Radiation-Associated Pulmonary Infundibular Stenosis:A case report Shinsuke Kamada 1 , Masashi Horimoto 1 , Hitoki Inoue 1 , Takashi Takenaka 1 1Division of Cardiology, Sapporo National Hospital Keyword: 肺動脈漏斗部狭窄症 , 放射線照射 , 心エコー図 , pulmonary infundibular stenosis , radiation therapy , echocardiogram pp.941-944
Published Date 1995/9/15
DOI https://doi.org/10.11477/mf.1404901124
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A case of pulmonary infundibular stenosis due to radiation is presented. A 68-year-old female was ad-mitted to the hospital for evaluation of cardiac murmur. She had had a radical mastectomy for the left breast cancer at the age of 45 years and subsequently received mediastinal radiation with an electron beam. First total radiation doses to the upper and lower medias-tinum were 51 Gy, respectively ; second total radiation doses to the same portions were 57 Gy, respectively. At the age of 59 years, pericardial effusion due to radiation-associated pericarditis was noted but no cardiac mur-mur was heard. She had been free from symptoms during the long clinical course of her illness.

Physical examination on admission showed systolic ejection murmur of grade 3/6 at the Erb area, normal blood pressure of 134/82 mmHg and normal sinus rhyth-m of 74 beats/min. B-mode echocardiography showed pericardial effusion contiguous to the posterior wall of the left ventricle and no asynergy and no hypertrophy of the left ventricular wall. No valvular dysfunction was detected. The right ventricular (RV) outflow tract was strikingly narrowed at systole because of the hyper-contraction of the thickened RV free wall at the RV outflow tract. Doppler echocardiography revealed a turbulent flow with a pressure gradient of 12 mmHg at the RV outflow tract. A similar pressure gradient was noted by RV pressure study, which showed 32/0 mmHg (end-diastolic pressure 4 mmHg) at the RV, 17/4 mmHg at the RV outflow tract, and 20/6 mmHg (mean pressure 11 mmHg) at the pulmonary artery. Right ventriculography revealed a systolic narrowing of the RV outflow tract and coronary angiograms were nor-mal.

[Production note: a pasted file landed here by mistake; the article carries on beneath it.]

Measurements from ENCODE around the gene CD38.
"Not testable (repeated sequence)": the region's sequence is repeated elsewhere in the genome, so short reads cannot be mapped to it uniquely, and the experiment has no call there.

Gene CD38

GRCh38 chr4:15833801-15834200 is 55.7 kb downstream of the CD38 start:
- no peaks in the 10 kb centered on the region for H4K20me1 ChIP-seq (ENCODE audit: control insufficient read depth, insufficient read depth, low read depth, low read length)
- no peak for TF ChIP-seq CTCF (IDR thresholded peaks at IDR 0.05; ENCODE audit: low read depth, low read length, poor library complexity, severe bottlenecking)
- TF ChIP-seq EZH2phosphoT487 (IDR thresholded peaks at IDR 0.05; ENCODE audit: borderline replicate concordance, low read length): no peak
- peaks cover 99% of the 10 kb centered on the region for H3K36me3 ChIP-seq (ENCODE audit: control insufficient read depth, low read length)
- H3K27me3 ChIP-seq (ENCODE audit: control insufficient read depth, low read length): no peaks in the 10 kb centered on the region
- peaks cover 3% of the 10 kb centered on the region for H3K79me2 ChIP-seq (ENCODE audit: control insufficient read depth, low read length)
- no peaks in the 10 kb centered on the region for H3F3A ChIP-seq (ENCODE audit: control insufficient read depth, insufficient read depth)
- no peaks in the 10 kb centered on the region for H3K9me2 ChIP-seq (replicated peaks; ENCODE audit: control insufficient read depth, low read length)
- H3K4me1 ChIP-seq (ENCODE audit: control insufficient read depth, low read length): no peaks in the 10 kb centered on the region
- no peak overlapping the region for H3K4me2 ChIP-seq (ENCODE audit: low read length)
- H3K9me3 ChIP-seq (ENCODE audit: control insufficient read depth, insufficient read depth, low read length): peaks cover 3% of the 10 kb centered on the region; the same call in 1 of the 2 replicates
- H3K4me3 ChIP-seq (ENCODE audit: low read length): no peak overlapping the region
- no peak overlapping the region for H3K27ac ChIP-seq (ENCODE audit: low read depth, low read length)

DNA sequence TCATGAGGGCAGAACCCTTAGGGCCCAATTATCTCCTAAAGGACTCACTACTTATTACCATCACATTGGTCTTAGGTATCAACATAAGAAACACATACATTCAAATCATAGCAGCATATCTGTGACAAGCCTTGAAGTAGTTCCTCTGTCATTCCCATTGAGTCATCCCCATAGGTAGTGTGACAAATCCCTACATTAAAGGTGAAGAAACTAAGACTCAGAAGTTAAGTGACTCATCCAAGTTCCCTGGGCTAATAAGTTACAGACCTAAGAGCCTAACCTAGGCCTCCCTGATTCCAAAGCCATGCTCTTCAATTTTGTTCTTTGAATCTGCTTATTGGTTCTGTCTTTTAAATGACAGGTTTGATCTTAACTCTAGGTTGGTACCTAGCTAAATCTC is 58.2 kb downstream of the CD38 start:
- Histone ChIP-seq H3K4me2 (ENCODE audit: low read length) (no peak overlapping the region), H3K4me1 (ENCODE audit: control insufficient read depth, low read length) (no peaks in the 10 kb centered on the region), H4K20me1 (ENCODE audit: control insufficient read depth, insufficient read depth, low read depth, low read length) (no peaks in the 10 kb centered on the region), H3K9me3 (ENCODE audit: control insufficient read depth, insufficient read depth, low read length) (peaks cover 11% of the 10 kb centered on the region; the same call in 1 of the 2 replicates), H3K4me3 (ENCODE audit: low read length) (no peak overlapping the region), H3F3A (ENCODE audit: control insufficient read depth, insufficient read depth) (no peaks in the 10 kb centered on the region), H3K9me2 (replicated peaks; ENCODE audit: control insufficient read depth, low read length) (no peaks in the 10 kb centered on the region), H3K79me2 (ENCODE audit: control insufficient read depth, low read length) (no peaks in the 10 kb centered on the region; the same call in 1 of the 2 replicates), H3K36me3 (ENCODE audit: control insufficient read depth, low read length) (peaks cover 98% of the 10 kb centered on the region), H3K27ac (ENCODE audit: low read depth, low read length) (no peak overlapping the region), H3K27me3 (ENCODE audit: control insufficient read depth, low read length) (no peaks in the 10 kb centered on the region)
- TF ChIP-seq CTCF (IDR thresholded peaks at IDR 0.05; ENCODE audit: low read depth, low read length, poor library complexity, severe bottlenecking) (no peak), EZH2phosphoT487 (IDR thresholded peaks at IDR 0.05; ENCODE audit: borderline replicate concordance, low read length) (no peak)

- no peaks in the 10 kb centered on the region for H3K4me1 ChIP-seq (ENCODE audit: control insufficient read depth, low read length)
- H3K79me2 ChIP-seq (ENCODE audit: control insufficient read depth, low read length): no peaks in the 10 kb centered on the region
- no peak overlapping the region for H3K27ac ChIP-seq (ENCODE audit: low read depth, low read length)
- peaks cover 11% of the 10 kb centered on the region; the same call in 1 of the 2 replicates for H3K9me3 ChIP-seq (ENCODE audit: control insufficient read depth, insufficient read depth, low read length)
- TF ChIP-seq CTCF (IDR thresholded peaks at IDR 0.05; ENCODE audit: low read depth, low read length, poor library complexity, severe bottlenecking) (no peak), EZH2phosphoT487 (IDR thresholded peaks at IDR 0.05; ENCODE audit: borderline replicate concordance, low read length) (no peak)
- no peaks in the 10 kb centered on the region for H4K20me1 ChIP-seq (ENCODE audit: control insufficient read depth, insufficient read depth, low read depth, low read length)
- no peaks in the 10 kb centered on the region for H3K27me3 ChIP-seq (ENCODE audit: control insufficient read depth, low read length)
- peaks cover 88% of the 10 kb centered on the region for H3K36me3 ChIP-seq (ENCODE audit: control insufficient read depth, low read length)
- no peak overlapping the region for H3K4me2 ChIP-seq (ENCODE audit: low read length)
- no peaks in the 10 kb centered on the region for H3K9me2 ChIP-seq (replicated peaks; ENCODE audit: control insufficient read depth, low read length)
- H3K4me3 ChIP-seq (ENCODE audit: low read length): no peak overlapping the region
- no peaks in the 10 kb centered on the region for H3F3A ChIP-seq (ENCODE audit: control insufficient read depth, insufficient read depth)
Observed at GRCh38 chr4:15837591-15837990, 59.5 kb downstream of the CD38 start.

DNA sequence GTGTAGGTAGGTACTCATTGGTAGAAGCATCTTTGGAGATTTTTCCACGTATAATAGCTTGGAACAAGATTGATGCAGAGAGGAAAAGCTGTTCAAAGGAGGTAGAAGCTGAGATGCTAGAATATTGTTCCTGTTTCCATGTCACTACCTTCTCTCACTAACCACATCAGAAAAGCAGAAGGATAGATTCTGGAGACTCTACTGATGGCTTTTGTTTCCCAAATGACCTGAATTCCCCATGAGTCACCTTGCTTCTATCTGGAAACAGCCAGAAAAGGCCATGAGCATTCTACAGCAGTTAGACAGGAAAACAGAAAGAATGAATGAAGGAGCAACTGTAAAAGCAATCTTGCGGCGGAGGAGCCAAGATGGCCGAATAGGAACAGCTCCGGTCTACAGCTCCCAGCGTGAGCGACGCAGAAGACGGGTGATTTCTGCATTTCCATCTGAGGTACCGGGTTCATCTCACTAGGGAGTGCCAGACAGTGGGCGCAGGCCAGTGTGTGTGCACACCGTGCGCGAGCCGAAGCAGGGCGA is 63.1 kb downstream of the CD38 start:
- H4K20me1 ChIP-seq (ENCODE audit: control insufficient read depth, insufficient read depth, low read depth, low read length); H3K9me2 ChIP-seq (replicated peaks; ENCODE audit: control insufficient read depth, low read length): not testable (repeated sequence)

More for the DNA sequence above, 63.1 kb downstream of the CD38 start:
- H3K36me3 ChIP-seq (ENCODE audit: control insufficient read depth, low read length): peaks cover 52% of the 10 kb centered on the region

The cardiac murmur heard 21 years after the radia-tion therapy, the chronic pericardial effusion and the pressure gradient at the RV outflow tract, associated with thickened RV free wall at the RV infundibulum, suggest that the pulmonary infundibular stenosis was caused by mediastinal radiation. Radiation-associated pulmonary infundibular stenosis is a rare entity and is recognized as a late cardiac involvement after a large dose of chest radiation.

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